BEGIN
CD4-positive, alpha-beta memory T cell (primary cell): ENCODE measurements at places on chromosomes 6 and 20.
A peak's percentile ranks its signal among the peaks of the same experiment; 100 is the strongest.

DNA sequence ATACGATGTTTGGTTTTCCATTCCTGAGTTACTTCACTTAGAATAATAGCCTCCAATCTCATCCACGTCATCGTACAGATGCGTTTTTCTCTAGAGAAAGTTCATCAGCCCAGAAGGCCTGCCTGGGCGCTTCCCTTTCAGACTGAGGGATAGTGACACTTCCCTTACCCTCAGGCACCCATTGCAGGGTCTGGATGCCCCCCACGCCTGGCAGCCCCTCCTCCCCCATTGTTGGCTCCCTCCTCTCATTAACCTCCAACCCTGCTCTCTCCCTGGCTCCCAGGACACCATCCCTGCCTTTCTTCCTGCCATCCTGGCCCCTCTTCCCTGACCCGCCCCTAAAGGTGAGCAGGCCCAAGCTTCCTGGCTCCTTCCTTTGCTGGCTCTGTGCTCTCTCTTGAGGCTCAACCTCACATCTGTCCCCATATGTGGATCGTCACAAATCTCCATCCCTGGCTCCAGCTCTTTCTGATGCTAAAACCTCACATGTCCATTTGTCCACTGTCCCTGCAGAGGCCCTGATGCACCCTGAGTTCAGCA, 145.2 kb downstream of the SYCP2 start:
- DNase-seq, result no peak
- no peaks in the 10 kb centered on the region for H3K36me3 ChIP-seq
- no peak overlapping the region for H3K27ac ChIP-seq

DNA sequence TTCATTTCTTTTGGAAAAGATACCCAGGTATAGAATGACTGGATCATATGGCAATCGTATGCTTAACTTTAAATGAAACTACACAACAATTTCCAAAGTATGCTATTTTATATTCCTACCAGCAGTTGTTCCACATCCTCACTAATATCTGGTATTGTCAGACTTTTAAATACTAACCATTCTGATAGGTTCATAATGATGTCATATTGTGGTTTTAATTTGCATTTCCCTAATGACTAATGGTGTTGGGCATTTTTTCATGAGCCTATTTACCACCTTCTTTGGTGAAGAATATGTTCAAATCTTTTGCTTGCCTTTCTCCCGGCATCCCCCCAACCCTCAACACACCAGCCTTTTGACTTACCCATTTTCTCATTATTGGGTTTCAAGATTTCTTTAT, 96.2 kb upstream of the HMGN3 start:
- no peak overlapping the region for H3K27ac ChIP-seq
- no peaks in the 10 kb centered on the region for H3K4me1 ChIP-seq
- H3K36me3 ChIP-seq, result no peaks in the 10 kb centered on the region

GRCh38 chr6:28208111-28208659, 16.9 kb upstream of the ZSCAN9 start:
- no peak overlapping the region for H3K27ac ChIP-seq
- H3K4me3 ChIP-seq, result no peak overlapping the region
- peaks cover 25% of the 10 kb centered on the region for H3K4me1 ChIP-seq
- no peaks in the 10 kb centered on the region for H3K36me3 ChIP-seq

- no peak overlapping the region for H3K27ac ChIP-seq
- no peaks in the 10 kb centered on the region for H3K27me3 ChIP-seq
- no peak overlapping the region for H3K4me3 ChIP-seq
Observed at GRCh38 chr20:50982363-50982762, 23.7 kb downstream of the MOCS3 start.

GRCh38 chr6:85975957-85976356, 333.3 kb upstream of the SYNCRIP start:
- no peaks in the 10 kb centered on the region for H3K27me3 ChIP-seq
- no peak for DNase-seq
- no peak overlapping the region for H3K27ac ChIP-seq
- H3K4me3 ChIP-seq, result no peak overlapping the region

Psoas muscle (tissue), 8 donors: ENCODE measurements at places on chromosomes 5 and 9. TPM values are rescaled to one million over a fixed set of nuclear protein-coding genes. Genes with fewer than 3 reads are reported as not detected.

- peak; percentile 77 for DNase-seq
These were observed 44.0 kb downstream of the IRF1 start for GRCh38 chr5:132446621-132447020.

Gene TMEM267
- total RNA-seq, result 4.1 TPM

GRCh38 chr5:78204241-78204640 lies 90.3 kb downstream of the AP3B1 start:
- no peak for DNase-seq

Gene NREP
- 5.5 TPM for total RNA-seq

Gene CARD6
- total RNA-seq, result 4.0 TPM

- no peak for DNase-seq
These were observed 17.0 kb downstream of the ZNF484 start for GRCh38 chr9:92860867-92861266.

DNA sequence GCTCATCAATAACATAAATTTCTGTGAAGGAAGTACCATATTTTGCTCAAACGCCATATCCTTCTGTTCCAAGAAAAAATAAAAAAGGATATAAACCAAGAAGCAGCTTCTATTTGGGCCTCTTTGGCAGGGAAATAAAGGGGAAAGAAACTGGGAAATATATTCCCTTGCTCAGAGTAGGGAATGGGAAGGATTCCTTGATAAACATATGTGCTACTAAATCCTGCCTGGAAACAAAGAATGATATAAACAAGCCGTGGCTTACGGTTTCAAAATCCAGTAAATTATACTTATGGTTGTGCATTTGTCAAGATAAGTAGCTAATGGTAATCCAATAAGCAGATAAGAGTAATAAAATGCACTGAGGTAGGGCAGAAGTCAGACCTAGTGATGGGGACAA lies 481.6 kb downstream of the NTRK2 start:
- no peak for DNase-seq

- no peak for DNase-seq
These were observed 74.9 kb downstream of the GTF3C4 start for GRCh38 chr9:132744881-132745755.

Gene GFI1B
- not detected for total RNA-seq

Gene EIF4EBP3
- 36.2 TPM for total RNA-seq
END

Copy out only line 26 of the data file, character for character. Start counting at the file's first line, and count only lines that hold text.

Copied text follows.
- peak; percentile 77 for DNase-seq